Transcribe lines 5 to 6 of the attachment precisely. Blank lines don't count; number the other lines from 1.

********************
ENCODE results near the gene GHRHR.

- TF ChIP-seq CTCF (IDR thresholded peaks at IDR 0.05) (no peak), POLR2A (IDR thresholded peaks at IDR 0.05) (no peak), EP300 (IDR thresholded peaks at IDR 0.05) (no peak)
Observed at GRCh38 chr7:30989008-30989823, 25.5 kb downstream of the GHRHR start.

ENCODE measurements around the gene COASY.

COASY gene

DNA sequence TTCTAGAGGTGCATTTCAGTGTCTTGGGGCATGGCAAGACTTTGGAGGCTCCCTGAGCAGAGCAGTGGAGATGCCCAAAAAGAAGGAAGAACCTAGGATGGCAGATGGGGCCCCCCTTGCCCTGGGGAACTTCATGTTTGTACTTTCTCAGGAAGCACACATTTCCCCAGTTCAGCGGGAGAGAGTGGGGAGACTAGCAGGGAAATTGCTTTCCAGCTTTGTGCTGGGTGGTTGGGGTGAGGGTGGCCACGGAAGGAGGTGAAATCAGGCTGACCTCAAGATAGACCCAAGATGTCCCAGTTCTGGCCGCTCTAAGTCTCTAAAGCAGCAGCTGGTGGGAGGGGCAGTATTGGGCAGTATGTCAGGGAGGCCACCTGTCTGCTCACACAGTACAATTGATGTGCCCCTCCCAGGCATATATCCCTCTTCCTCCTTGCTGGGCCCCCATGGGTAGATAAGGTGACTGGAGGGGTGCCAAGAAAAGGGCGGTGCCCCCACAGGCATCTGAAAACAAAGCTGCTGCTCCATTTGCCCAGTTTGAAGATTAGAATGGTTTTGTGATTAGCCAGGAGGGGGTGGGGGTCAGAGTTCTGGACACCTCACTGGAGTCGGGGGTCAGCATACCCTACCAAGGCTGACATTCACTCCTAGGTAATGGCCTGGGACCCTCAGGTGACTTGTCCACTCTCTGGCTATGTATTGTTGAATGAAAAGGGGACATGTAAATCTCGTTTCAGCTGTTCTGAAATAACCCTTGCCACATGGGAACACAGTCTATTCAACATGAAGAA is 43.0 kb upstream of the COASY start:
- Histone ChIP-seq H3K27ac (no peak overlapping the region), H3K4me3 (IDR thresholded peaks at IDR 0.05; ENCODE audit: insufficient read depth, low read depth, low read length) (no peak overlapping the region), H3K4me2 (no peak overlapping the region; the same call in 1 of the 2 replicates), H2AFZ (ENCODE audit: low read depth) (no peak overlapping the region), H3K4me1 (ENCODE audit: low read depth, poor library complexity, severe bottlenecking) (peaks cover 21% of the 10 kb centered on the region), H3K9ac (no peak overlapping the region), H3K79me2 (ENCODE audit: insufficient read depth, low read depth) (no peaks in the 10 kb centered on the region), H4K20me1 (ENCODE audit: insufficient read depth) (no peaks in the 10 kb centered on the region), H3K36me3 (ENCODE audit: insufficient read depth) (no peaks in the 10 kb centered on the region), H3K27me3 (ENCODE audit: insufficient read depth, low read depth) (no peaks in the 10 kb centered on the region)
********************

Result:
COASY gene

DNA sequence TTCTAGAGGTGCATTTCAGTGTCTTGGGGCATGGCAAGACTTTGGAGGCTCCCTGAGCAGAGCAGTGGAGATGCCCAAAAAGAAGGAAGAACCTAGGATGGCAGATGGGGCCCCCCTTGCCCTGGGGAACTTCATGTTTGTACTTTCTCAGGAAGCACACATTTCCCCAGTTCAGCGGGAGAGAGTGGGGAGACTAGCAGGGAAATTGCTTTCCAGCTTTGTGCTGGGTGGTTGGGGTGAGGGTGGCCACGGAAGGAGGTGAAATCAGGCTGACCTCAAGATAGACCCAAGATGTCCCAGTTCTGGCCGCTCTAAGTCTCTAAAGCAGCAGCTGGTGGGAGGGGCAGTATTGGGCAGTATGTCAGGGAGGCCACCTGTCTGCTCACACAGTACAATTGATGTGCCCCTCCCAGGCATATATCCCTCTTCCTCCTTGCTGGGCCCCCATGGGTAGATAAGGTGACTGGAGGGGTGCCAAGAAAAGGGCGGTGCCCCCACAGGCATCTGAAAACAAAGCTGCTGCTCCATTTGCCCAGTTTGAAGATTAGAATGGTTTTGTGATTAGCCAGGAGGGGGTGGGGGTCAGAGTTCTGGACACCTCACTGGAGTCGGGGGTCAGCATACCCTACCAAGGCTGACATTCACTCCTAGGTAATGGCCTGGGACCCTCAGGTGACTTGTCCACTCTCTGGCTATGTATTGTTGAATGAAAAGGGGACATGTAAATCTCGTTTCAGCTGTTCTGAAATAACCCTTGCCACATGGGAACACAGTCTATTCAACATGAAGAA is 43.0 kb upstream of the COASY start: